Games - Interactive Movies - Players
- Stakeholders -
Censorship - Overseas Censorship - Developer
How are computer games censored in comparable overseas countries?
Here are some international
comparisons of computer games censorship systems. It is interesting
to note that almost all games that enter Australia - whether approved by
the OFLC or not - already contain one
of more stickers or other form of box marking that indicates the game's
censorship rating overseas. Every single game that has been banned
in Australia has received ratings in the UK and the
at the upper end of the scales referred to in this section. The systems
that are discussed here respect the rights of
adults to play games aimed at their maturity level while providing
plenty of warning regarding the more violent and/or
sexually explicit content for the benefit of those who feel the need
to censor games brought into their homes. These systems are often
much more detailed and informative than anything
devised to deal with computer games in this country.
United Kingdom, computer games are classified by the European
Leisure Software Publishers Association (ELSPA), with most titles rated
15+ or 18+ being submitted to the British Board
of Film Classification for ratings verification. According to
ELSPA, the system is designed to ensure responsible behaviour by members
and to allow parents to make informed choices about the game playing of
their children. More importantly, it goes on to say that it accepts
that there is a legitimate market for computer and video games with mature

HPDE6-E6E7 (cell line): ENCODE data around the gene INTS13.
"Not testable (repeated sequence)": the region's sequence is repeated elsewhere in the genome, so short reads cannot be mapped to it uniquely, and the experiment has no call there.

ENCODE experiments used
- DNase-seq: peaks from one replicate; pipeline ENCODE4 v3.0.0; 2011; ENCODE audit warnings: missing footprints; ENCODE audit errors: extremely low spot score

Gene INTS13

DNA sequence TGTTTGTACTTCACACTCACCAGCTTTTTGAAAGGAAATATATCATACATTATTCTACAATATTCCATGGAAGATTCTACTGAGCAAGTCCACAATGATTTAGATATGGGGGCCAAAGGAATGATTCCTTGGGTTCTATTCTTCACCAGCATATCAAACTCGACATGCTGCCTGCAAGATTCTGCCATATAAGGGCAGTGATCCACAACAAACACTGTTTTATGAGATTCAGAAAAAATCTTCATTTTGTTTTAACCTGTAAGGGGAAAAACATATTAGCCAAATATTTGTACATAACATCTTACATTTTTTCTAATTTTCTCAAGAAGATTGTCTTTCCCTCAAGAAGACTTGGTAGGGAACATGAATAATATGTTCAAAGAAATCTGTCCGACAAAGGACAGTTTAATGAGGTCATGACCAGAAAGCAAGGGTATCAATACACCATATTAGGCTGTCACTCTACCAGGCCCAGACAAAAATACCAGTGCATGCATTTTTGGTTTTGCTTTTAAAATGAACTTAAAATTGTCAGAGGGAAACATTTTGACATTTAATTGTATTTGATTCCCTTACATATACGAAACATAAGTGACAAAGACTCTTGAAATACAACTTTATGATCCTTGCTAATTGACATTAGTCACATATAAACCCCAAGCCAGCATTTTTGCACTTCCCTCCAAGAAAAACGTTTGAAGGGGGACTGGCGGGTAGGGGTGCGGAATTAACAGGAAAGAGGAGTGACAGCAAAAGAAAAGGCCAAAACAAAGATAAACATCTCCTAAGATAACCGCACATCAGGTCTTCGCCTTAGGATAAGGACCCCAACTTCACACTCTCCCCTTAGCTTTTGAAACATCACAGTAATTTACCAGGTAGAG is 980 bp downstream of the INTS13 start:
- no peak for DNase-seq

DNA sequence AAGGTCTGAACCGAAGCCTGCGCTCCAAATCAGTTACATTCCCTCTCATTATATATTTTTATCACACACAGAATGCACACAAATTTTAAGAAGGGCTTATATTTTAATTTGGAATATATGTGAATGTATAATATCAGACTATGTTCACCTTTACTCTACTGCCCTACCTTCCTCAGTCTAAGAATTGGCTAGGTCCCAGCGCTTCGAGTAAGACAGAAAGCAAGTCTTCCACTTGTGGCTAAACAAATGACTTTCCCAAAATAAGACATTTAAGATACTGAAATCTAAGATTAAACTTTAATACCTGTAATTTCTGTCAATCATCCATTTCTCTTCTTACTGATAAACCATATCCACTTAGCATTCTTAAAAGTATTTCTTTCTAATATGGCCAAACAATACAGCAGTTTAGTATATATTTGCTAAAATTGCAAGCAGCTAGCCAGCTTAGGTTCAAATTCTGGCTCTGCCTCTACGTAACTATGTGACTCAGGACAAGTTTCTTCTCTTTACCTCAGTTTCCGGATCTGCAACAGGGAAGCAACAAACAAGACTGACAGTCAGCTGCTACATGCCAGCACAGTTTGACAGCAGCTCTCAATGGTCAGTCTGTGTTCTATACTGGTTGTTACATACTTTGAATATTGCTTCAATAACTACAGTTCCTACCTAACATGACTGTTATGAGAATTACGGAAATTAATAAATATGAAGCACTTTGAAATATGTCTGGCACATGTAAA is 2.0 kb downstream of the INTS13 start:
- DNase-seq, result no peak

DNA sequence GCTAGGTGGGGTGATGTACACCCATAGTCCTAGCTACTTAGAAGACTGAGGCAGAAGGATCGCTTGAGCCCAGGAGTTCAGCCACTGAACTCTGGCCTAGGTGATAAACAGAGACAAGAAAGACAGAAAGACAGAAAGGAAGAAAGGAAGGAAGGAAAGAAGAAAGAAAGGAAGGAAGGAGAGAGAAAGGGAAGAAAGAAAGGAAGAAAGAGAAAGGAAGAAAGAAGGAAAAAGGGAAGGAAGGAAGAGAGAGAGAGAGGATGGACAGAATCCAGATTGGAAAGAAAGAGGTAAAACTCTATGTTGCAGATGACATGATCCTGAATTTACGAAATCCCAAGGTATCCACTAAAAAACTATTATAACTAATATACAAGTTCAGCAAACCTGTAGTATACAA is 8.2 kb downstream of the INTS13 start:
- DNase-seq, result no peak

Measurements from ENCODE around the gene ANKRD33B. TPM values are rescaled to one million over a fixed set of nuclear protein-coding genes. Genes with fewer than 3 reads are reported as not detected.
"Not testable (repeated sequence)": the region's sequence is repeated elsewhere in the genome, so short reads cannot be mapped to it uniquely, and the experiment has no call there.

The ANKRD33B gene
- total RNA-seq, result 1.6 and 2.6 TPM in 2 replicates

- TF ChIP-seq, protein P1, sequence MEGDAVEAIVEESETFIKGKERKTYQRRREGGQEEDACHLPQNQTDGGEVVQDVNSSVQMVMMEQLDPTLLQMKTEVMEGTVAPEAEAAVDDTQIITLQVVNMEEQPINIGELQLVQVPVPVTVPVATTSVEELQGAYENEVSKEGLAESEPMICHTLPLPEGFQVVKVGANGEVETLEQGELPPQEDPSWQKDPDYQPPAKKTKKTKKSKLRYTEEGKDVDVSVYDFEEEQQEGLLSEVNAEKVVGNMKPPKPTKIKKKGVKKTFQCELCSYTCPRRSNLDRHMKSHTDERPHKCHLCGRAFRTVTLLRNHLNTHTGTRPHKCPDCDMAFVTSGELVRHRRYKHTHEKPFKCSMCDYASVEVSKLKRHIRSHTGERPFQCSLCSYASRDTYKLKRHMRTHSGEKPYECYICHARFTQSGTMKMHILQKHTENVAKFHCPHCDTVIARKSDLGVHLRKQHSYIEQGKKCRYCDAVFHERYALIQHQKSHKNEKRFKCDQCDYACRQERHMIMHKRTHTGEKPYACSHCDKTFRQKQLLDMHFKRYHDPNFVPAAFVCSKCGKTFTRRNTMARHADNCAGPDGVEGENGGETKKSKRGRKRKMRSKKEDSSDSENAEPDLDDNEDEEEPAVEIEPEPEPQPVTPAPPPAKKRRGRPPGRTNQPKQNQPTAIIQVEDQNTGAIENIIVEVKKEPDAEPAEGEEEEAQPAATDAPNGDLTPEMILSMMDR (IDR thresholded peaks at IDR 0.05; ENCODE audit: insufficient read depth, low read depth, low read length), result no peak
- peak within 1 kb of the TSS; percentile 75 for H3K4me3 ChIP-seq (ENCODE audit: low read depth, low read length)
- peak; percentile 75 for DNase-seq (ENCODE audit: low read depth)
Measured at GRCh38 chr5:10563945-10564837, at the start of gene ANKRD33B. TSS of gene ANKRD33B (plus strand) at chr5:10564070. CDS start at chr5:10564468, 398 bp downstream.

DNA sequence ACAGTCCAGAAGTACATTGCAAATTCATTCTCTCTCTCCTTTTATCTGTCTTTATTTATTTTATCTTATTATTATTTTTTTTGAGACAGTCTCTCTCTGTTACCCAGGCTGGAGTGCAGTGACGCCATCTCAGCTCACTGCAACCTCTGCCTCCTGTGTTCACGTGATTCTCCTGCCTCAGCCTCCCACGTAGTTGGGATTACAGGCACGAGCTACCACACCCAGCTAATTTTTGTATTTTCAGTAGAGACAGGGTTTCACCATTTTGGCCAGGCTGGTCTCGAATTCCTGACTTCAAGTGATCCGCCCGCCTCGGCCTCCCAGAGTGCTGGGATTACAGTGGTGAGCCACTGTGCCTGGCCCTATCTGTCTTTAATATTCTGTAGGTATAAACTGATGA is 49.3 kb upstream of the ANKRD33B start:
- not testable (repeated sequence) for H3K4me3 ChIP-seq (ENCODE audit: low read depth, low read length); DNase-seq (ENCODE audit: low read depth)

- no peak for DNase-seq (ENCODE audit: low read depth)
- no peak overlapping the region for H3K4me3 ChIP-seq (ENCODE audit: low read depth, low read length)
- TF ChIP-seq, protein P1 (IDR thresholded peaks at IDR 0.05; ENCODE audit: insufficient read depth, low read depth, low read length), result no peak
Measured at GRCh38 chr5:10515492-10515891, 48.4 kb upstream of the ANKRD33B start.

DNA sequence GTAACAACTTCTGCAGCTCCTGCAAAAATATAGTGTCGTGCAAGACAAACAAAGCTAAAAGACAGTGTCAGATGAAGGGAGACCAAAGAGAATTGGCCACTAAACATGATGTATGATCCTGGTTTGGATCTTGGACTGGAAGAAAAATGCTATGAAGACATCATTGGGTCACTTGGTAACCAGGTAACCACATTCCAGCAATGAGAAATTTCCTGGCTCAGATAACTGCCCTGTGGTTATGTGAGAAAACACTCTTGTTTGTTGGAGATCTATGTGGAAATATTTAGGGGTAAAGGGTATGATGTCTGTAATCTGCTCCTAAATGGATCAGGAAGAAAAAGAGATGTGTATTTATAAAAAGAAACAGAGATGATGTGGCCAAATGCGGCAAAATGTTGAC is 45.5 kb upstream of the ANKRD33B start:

themes as long as they are provided to the market in a responsible and
lawful manner. ELSPA has an 18+ rating for computer and video games.
If one looks in almost any British computer games magazine such as PC
Format, one will find advertisements for games banned in Australia
Poker, etc.) with 18+ classifications. In other words, computer
games prohibited from sale in Australia may be freely sold to all interested
adults in the UK.
The European Leisure Software Publishers Association considered
this game to be suitable for adults only, and accordingly gave it an 18+
age rating. Specifically, they indicated that it was unsuitable for
all younger age groups.
In the United Kingdom, ELSPA rating decisions related to ages 15
and up need to be ratified by the British Board of Film Classification.
Such games ratings decisions result in such products being allocated 15+
or 18+ ratings in the same manner as films in that country.
In the United
States of America, games software is not legally obliged to be classified,
but most developers submit their products
for classification to either the Entertainment
Software Rating Board (ESRB), the Recreational Software Advisory Council
(see below), or both in recent years.
Adults are well catered for
in the ESRB scheme, with ratings categories ranging from "Early Childhood"
to "Adults Only". In addition, content descriptors are added so that
consumers may gain some idea of why a title was classified the way it was.
In the higher classifications, simulated sexual and violent content may
exist to a considerably greater degree than is allowed under Australia's